SALT LAKE CITY, Utah- (ABC4 News) – A bill to bring stronger beer to Utah grocery and convenience stores has fizzled out.
Wednesday morning, it went before the House Health and Human Services Committee and came out with a completely different look.
It was a fiery committee hearing. Senator Jerry Stevenson didn’t hold back about his commerce bill ending up in front of the HHS Committee.
“This bill, I believe, was sent to this committee for one reason, and that’s to kill the bill,” said Stevenson, (R) Layton.
Because of that, Stevenson questioned the need to move on with public testimony.
“I’m just not interested in spending a lot of time here. I’ve got a lot of things to do on the budget that I’m tied with, and if we are going to make this into a long deliberation let’s kill the bill and be done with it,” he said.
Representative Brad Daw followed up with an attempt to do just that.
“Motion to adjourn,” he said.
That motion failed and the debate went on for the bill to allow 4.8 beer in Utah stores.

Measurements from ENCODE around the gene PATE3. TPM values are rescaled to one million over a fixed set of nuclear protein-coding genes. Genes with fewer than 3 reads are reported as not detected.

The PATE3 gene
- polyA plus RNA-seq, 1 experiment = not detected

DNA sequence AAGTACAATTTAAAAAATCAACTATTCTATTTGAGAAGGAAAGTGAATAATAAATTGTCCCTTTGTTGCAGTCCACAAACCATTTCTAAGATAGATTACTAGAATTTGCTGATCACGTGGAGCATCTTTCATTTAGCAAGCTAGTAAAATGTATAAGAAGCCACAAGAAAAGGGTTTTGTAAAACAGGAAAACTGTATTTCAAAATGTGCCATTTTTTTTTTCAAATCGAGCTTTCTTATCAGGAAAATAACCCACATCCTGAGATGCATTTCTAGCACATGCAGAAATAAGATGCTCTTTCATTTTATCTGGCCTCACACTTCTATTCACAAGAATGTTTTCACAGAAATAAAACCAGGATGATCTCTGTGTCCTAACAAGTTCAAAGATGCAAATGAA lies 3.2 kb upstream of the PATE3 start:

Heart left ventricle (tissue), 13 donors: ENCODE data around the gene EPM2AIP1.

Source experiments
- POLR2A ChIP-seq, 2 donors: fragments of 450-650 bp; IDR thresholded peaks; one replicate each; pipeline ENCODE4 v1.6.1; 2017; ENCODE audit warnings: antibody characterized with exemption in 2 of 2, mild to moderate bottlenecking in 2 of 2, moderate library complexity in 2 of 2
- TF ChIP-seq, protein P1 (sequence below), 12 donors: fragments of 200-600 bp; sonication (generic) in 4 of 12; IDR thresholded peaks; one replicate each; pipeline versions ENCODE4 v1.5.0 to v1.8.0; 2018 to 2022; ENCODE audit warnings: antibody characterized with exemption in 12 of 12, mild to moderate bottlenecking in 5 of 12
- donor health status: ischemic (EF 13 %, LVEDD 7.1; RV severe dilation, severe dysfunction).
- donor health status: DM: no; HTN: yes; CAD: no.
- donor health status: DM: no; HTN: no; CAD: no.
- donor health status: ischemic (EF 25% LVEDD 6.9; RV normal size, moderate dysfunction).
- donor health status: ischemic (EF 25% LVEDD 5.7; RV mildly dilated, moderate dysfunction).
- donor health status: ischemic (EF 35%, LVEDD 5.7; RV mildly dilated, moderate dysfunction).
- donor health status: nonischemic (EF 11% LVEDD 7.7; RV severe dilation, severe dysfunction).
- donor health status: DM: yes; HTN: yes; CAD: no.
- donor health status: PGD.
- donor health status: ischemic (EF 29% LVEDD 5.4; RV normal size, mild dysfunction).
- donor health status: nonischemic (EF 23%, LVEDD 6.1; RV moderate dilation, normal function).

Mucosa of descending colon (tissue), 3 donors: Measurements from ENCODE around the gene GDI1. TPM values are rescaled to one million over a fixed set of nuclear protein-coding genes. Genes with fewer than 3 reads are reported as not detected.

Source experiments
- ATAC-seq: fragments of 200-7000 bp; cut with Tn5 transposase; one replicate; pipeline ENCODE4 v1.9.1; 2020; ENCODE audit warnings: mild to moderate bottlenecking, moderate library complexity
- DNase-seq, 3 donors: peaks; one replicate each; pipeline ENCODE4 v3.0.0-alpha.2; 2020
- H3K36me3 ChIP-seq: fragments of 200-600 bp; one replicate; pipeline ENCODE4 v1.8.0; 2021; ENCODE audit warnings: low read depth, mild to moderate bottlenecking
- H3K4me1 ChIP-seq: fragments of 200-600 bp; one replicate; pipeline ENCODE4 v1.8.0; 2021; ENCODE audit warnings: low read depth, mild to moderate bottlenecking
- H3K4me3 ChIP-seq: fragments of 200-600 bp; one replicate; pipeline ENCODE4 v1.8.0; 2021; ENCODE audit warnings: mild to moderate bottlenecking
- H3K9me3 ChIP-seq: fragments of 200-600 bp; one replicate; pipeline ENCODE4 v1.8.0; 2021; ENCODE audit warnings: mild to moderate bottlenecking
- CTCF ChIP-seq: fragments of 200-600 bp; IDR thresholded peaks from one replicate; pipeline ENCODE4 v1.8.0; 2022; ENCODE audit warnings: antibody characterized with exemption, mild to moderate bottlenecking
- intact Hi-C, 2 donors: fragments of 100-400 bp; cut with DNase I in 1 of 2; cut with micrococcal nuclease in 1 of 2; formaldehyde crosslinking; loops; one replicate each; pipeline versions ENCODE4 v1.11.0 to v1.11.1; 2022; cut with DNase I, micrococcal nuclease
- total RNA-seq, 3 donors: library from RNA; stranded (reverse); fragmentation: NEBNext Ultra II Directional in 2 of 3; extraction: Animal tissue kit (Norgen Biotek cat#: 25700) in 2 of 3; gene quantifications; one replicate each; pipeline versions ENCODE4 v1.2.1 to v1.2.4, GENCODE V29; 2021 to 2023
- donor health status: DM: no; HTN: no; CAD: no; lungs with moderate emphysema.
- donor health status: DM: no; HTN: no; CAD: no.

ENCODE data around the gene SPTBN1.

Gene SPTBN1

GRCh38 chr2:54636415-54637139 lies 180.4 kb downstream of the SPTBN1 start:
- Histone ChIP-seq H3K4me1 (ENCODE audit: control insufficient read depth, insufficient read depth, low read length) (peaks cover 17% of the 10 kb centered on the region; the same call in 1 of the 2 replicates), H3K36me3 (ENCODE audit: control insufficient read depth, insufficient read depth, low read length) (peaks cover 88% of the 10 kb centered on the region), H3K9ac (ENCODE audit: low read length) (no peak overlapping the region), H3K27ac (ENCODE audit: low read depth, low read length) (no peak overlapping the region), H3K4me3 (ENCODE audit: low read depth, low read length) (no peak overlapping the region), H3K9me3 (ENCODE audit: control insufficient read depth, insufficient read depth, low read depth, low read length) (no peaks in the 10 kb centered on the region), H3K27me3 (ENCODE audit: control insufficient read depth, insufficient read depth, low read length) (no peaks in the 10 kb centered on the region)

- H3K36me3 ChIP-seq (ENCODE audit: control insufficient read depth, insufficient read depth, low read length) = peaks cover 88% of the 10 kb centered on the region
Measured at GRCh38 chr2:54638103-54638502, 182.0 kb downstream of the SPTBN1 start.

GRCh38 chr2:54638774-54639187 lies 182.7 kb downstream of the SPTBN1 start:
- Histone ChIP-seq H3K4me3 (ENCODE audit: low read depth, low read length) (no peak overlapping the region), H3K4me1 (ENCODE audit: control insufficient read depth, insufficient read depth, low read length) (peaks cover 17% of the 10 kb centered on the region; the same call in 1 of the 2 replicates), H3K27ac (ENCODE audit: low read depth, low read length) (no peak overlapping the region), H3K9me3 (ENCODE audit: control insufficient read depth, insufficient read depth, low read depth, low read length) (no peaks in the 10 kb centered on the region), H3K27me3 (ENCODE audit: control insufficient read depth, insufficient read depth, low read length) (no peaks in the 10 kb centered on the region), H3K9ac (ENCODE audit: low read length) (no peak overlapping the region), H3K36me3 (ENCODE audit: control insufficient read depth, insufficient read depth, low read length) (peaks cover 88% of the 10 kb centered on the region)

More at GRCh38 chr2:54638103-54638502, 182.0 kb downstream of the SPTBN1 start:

Conservative advocates worry about what the bill could lead to.
“Please do not increase the alcohol content in the very drink of choice of underage drinkers, in the very places that they get them,” said Laura Bunker with Family Policy Resource.
David Hancock, VP and General Counsel for Maverik says it could mean lost jobs.
“If this bill is not approved, Maverik will lose over $2.5 million in sales and $5 million dollars in combined sales,” said Hancock.
Still, Representative Daw says the state should take a different approach.
He offered a substitute to create a 13 member task force to study the issue.
“Before we go down the road of increased suicides, and increased traffic deaths, and increased violence, and increased discord I’d rather have a good hard look at what we are doing to ourselves,” said Daw, (R) Orem.
Senator Stevenson resisted the motion.
“I don’t believe the amendment does anything but attempt to study this to death. And, I promise you I’ve studied this for three years now and I really believe this is a good bill,” he said.
As Stevenson said in the beginning, the committee voted to kill the bill 7-4, while passing the substitute unanimously.
Stevenson says it’s not over.
“I think they got the message. I don’t think that was a total failure what we did this morning, so I think we are okay,” he said.
The bill still needs to go to the House floor and back to the Senate where it could potentially be changed back to allow for higher alcohol content.
The Senate passed the original bill 27-2.